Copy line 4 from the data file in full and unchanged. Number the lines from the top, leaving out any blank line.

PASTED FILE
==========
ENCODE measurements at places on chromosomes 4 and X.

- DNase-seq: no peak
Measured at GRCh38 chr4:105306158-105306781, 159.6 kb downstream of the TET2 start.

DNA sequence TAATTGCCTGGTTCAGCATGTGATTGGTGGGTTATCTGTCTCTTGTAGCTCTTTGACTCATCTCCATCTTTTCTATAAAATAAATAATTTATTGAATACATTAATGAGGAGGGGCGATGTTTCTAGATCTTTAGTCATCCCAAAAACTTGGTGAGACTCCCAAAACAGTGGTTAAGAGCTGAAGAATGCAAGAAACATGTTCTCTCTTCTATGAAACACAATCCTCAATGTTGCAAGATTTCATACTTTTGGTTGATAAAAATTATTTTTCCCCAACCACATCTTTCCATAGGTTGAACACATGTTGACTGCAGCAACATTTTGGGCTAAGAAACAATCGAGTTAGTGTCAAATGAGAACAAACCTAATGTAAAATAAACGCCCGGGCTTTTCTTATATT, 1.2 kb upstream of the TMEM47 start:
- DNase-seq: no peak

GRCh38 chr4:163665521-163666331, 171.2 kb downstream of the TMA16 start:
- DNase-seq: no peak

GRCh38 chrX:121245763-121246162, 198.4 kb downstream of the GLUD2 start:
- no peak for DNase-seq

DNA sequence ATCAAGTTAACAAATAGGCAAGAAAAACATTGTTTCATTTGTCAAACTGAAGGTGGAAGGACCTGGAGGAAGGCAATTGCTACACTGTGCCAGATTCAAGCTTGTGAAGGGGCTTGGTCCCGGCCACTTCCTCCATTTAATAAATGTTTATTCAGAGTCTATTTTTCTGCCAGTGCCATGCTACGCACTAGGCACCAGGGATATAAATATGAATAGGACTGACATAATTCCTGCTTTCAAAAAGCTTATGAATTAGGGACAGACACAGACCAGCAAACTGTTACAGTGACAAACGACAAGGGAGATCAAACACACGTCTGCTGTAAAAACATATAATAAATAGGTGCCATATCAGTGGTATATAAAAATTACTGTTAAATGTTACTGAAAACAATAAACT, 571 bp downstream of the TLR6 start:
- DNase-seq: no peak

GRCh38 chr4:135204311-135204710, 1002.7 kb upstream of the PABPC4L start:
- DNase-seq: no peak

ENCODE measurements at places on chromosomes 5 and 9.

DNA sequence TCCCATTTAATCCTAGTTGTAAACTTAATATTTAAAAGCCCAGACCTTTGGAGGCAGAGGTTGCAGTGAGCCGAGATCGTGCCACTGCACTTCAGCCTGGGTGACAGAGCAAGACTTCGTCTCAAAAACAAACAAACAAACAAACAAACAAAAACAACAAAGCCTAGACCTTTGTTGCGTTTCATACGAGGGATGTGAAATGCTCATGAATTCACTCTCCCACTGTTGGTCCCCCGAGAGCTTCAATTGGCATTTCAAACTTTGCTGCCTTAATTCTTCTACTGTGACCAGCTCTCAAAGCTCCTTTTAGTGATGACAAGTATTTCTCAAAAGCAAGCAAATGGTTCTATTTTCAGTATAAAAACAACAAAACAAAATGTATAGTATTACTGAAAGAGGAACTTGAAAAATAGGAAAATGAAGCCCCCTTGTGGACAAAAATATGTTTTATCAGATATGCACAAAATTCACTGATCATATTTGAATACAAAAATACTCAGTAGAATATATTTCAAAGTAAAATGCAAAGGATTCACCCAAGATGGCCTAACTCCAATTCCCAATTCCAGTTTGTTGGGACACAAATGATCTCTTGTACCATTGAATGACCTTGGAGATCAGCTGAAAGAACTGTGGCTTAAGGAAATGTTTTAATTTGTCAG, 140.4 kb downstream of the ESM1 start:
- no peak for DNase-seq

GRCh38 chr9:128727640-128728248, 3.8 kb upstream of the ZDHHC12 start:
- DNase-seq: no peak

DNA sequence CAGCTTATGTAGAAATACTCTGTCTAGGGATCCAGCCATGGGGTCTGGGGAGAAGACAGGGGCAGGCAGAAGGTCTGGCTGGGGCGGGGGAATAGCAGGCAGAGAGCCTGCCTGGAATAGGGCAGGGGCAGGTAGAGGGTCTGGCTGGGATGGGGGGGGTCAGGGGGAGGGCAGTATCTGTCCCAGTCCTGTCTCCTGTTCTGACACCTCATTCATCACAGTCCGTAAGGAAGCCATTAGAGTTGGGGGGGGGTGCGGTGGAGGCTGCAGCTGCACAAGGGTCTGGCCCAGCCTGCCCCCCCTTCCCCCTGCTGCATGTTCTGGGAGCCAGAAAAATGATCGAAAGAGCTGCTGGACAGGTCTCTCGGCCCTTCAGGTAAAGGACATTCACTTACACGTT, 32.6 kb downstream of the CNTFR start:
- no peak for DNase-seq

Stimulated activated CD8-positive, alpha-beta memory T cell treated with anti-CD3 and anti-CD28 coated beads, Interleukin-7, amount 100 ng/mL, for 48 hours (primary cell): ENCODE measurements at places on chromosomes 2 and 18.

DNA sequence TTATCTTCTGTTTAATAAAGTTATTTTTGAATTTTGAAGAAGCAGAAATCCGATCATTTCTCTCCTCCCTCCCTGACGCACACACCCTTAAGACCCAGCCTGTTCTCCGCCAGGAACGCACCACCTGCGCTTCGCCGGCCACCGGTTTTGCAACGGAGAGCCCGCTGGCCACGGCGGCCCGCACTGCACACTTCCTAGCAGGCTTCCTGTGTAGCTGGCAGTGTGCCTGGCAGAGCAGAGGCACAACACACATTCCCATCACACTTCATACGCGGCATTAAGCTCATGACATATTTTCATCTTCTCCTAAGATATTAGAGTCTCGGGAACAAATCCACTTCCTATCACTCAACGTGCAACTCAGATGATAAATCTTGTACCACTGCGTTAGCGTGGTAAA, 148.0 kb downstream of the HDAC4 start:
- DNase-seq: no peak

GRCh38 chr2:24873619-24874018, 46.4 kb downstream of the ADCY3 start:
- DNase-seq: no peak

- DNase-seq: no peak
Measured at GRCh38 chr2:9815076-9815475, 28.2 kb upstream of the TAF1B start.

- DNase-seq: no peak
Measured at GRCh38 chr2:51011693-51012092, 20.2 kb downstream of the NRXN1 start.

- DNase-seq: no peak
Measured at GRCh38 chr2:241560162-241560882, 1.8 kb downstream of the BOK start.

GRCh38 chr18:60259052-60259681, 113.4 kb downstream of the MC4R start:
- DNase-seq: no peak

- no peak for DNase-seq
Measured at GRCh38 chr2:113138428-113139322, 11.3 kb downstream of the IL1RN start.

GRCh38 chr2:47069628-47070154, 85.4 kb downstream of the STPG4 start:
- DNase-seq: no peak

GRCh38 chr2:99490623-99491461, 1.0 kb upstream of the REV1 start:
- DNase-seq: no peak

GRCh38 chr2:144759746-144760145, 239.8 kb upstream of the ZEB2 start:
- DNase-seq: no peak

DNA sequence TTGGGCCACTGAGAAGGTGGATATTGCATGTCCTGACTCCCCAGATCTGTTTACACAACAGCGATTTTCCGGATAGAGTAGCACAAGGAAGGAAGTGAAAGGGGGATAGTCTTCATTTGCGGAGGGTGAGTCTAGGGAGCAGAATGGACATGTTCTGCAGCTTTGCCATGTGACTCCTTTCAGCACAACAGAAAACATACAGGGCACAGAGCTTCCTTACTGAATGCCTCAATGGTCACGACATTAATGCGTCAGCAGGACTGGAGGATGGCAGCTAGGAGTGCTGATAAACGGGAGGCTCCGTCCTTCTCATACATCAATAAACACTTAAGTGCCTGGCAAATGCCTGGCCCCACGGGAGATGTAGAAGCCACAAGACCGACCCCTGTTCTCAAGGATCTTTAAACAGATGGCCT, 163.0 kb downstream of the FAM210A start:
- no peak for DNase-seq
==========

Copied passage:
DNA sequence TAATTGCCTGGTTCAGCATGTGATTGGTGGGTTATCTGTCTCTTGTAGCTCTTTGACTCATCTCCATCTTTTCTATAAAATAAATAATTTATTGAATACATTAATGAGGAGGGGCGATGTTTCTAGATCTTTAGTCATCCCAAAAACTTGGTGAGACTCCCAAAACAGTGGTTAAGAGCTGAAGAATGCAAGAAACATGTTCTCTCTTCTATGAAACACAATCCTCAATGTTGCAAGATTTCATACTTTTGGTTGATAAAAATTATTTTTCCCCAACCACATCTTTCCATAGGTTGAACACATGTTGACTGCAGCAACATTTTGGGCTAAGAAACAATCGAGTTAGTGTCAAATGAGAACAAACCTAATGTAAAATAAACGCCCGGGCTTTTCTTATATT, 1.2 kb upstream of the TMEM47 start: